Confirmation of Political Appointees:
Eliciting Nominees' Views on Leadership and Management Issues
GGD-00-174: Published: Aug 11, 2000. Publicly Released: Sep 6, 2000.
- Full Report:
Pursuant to a congressional request, GAO provided guidelines to assist the Senate in its role of confirming political nominees.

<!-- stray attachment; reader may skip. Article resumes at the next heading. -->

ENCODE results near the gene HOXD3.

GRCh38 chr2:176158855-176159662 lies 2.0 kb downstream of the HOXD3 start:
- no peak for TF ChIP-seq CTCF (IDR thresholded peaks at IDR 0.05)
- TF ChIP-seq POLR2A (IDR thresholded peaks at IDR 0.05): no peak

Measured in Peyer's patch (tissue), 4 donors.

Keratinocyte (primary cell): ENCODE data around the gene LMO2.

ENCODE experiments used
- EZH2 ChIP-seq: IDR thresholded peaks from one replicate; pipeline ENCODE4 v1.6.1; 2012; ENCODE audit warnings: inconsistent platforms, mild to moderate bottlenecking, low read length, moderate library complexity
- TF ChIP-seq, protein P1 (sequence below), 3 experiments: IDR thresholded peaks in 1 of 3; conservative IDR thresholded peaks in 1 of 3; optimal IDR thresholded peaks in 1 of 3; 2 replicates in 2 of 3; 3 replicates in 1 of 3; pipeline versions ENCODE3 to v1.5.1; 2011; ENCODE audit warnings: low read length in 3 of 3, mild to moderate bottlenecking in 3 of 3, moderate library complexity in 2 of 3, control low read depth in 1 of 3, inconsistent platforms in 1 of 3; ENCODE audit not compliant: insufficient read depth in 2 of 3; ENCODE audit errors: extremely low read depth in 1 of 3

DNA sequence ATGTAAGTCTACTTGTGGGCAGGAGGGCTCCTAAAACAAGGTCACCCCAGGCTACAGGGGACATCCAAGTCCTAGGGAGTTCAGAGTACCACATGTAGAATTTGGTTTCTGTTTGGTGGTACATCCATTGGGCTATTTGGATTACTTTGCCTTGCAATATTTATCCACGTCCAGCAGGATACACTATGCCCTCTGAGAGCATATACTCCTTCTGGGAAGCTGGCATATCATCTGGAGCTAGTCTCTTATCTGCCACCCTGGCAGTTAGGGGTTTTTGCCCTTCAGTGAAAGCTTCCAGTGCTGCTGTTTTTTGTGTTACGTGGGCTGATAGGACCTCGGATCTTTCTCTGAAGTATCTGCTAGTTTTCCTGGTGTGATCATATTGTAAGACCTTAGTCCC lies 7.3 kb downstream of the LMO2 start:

GAO noted that: (1) during the 1990s, Congress responded to long-standing shortcomings in the way federal agencies were managed by creating a framework for more results-oriented management; (2) the three major areas addressed by the reforms were results-oriented decisionmaking, financial management, and information technology management; (3) no consensus has yet emerged to address what some see as the major remaining gap in that framework--strategic human capital management; (4) the Senate can facilitate progress in these key management areas by confirming nominees who have the skills and abilities to help make these reforms a reality; (5) realistically, there may be too many questions to expect each nominee to answer them all, and some questions may not be appropriate for all nominees; (6) this does not detract from their usefulness because each Senate committee planning a confirmation hearing can decide which questions to include on the prehearing questionnaire, depending on the position to be confirmed and the amount of other information the committee may require the nominee to provide; (7) GAO believes that asking questions on selected leadership and management issues will send a strong message that the Senate considers such issues to be a priority for all nominees for senior agency positions; (8) the questions can also help ensure that nominees have the requisite skills to deal effectively with the broad array of complex management challenges facing the federal government in the 21st century; and (9) in addition, if the Senate asks these questions as part of the confirmation process, then future Presidents may place added importance on ensuring that nominees have the requisite leadership and management experience for their positions before submitting their names to the Senate for confirmation.